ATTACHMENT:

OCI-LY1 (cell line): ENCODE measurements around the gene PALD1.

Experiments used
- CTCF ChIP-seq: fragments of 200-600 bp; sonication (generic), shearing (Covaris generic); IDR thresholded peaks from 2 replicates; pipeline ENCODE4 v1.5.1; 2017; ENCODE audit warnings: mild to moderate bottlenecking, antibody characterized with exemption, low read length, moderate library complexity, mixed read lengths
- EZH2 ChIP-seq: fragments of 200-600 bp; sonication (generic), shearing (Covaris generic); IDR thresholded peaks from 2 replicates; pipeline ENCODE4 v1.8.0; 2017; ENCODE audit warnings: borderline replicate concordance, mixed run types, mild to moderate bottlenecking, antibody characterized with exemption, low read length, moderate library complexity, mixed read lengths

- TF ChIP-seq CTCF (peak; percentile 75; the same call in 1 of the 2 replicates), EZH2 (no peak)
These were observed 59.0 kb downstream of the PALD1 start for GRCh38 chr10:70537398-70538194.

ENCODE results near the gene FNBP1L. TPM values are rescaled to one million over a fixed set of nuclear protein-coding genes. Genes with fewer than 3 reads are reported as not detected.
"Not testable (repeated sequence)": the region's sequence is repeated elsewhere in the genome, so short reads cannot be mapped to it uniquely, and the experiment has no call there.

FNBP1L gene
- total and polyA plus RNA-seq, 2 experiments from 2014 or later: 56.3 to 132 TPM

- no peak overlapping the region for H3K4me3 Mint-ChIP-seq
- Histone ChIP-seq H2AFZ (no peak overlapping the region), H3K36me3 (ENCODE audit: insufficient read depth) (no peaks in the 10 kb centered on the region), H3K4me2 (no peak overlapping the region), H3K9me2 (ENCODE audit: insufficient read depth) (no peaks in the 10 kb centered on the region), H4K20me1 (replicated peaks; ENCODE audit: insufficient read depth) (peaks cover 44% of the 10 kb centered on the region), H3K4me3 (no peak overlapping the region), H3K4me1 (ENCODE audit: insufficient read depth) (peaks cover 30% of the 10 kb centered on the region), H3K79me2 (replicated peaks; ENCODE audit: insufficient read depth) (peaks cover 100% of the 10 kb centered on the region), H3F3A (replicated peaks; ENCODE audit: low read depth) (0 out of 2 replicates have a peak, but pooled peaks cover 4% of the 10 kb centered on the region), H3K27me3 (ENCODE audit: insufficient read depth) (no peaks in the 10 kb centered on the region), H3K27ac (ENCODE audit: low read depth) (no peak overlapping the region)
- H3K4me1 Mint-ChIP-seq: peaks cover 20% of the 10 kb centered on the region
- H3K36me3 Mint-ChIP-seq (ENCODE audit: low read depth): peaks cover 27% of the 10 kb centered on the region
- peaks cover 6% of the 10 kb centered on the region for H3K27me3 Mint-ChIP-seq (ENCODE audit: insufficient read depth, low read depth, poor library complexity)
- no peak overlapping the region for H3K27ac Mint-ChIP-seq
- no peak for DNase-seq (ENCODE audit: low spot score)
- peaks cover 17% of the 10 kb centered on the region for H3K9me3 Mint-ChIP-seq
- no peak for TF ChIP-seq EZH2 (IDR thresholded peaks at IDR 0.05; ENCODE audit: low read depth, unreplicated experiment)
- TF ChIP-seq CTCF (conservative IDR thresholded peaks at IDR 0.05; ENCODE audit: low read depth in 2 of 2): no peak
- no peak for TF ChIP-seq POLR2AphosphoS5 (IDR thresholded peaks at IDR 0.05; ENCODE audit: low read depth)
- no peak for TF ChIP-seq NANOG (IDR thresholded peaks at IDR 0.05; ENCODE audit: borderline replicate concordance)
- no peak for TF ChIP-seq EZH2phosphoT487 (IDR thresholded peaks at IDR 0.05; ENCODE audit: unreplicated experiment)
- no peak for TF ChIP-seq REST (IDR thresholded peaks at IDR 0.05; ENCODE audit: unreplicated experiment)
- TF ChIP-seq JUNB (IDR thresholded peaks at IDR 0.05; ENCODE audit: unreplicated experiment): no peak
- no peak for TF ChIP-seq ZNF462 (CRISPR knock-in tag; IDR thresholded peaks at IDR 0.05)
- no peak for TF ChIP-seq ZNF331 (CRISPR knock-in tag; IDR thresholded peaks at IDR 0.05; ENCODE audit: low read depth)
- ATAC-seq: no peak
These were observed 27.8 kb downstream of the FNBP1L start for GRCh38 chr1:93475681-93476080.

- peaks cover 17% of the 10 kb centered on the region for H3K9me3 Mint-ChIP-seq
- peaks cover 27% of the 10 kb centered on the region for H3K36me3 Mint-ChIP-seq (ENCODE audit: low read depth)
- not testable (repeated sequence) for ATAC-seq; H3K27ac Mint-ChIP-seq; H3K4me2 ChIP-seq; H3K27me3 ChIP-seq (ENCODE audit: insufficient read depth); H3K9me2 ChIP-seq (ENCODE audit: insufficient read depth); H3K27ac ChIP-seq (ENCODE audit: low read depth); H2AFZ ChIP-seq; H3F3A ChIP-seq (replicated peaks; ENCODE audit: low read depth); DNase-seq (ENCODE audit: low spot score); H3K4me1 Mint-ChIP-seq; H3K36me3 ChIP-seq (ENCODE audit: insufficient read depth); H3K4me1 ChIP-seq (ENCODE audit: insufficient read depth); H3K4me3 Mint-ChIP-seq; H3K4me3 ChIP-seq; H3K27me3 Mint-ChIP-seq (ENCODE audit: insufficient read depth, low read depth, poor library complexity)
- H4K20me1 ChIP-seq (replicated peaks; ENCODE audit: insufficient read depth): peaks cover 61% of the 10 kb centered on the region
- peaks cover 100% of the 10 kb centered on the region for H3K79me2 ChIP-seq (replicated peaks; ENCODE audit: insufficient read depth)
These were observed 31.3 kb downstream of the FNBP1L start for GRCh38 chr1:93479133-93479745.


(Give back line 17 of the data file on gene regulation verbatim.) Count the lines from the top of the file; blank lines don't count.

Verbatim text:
- no peak for DNase-seq (ENCODE audit: low spot score)